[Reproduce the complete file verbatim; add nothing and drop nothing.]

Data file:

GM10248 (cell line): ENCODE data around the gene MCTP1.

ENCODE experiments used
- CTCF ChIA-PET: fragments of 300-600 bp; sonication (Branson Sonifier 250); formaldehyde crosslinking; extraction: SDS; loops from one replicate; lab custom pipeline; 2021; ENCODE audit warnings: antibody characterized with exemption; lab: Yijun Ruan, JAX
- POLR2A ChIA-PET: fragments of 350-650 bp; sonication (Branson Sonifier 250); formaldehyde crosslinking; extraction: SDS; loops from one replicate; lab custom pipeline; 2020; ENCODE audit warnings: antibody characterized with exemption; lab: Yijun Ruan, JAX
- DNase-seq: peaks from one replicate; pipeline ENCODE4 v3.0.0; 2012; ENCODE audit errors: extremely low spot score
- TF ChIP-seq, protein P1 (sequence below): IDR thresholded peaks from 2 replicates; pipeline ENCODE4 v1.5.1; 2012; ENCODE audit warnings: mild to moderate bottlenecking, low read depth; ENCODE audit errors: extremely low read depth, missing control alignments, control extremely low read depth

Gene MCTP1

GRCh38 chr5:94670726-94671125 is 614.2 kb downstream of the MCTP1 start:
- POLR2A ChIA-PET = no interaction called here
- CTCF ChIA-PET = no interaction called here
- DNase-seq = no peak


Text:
GM10248 (cell line): ENCODE data around the gene MCTP1.

ENCODE experiments used
- CTCF ChIA-PET: fragments of 300-600 bp; sonication (Branson Sonifier 250); formaldehyde crosslinking; extraction: SDS; loops from one replicate; lab custom pipeline; 2021; ENCODE audit warnings: antibody characterized with exemption; lab: Yijun Ruan, JAX
- POLR2A ChIA-PET: fragments of 350-650 bp; sonication (Branson Sonifier 250); formaldehyde crosslinking; extraction: SDS; loops from one replicate; lab custom pipeline; 2020; ENCODE audit warnings: antibody characterized with exemption; lab: Yijun Ruan, JAX
- DNase-seq: peaks from one replicate; pipeline ENCODE4 v3.0.0; 2012; ENCODE audit errors: extremely low spot score
- TF ChIP-seq, protein P1 (sequence below): IDR thresholded peaks from 2 replicates; pipeline ENCODE4 v1.5.1; 2012; ENCODE audit warnings: mild to moderate bottlenecking, low read depth; ENCODE audit errors: extremely low read depth, missing control alignments, control extremely low read depth

Gene MCTP1

GRCh38 chr5:94670726-94671125 is 614.2 kb downstream of the MCTP1 start:
- POLR2A ChIA-PET = no interaction called here
- CTCF ChIA-PET = no interaction called here
- DNase-seq = no peak